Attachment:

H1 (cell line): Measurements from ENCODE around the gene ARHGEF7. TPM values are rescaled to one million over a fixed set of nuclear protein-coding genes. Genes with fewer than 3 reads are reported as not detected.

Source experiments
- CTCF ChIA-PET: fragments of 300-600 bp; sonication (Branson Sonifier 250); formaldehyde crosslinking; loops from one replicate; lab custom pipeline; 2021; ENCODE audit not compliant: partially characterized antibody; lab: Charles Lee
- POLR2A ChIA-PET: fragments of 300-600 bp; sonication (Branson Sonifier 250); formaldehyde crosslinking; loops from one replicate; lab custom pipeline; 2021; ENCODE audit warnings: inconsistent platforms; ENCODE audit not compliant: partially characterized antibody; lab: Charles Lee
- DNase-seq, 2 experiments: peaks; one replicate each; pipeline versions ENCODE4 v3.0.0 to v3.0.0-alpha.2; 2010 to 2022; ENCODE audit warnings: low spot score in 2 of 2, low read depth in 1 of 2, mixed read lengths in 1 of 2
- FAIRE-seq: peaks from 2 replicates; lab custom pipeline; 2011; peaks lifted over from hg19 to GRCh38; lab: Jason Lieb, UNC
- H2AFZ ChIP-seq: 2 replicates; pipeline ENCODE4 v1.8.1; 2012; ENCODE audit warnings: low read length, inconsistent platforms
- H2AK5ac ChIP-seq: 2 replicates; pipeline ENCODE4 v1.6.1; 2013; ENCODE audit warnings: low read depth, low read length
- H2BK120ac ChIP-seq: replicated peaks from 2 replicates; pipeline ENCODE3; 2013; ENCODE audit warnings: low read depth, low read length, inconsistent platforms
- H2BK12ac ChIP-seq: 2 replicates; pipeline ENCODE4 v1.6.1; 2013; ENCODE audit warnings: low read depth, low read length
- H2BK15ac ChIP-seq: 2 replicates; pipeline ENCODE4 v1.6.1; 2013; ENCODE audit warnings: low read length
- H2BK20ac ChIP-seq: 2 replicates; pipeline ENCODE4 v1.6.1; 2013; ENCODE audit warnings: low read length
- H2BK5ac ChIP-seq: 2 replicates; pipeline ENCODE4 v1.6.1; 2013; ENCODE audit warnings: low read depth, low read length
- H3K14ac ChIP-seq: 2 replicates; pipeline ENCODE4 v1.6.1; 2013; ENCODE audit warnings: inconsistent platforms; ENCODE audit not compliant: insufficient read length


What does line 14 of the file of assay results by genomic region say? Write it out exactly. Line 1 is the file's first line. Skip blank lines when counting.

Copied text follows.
- H3K14ac ChIP-seq: 2 replicates; pipeline ENCODE4 v1.6.1; 2013; ENCODE audit warnings: inconsistent platforms; ENCODE audit not compliant: insufficient read length